Many studies have shown better recognition for faces we have greater experience with, relative to unfamiliar faces. However, it is still not clear if and how the representation of faces changes during the process of familiarization. In a previous study, we discovered a subset of facial features, for which we have high perceptual sensitivity (PS), that were critical for determining the identity of unfamiliar faces. This was done by assigning values to 20 different facial features based on perceptual rating, converting faces into feature-vectors, and measuring the correlations between face similarity ratings and distances between feature-vectors. In the current study, we examined the contribution of high and low-PS features to face identity after familiarization. To familiarize participants with unfamiliar faces, we used an individuation training protocol that was found to be effective in previous studies, in which different names are assigned to different faces and participants are asked to learn the face-name association. Our findings show that even after repeated exposure to the same image of each identity, which allows close examination of all facial features, only high-PS features contributed to face identity, while low-PS features did not. This subset of high-PS features includes both internal and external features and part and configuration features. We therefore conclude that identification of familiarized and unfamiliar faces may rely on the same subset of critical features. These findings further support a new categorization of facial features according to their perceptual sensitivity.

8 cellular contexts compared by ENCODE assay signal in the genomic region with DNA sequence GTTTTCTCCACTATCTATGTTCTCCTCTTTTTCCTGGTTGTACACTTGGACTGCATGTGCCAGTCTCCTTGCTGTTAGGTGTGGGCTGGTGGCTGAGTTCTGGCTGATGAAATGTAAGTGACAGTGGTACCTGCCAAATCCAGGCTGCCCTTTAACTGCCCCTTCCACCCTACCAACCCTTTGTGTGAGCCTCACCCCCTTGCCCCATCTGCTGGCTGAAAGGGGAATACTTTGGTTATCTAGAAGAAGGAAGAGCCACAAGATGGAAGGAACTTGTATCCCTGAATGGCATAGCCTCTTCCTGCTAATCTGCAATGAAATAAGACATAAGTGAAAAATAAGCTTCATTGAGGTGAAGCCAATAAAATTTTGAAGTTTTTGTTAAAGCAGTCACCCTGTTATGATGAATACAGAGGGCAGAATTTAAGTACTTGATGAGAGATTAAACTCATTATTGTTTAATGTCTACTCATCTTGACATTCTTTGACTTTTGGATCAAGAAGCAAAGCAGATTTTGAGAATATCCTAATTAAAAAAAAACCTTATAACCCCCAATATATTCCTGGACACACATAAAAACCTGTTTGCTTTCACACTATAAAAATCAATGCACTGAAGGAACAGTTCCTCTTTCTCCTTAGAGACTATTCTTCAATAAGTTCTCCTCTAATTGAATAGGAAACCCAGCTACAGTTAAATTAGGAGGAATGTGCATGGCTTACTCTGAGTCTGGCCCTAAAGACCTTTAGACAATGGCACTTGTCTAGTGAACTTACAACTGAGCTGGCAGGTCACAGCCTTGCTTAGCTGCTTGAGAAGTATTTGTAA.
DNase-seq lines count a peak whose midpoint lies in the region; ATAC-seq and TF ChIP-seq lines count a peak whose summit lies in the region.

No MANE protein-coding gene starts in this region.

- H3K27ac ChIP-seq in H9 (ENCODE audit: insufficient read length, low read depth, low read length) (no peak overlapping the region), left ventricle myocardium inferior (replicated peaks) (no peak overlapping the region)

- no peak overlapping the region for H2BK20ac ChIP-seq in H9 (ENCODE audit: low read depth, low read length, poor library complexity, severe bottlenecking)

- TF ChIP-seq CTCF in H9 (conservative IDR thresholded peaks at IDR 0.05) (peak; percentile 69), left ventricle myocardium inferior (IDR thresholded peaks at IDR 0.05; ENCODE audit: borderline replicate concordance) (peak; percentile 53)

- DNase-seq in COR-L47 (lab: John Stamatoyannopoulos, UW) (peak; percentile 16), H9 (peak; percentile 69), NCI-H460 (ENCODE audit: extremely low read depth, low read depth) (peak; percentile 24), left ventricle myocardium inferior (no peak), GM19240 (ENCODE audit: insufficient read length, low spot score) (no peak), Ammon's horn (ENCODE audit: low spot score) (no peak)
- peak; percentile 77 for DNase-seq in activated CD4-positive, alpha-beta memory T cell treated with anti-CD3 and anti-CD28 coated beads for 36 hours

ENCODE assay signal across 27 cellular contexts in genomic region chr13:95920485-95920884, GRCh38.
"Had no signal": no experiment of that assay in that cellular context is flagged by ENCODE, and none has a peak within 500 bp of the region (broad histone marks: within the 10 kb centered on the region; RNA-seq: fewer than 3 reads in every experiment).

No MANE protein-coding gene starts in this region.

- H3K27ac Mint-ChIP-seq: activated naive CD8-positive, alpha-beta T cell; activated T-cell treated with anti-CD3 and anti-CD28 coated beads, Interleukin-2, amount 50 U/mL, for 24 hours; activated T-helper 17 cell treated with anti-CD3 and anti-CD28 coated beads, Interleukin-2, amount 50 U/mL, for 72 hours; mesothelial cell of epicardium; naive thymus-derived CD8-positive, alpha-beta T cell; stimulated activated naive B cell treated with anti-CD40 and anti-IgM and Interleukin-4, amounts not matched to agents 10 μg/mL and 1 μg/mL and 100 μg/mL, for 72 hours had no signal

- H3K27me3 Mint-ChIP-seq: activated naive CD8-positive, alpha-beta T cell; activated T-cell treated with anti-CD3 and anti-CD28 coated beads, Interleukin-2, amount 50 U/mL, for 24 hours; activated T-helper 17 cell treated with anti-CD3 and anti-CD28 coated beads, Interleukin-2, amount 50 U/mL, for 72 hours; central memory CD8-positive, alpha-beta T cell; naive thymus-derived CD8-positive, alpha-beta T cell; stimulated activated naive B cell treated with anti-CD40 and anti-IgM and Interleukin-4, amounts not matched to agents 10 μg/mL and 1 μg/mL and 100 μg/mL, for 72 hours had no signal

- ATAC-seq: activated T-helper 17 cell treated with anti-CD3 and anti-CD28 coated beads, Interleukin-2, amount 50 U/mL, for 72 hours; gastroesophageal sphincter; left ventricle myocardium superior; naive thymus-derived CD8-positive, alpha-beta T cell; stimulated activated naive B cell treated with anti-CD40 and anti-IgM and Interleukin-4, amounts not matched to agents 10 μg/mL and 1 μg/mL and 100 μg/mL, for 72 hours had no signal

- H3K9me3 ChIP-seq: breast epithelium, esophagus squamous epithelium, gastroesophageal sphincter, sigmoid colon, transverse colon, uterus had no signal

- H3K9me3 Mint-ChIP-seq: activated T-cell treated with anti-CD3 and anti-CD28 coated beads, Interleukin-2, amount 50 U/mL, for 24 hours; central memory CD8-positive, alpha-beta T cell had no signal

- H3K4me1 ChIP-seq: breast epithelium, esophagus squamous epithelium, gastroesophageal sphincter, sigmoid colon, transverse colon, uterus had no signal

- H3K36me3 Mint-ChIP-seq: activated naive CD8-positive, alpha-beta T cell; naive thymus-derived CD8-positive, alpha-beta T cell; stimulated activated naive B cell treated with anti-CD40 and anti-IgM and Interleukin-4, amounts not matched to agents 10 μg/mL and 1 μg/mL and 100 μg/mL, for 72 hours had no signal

- Face identification
- Face processing
- Facial features face space
- Familiar and unfamiliar faces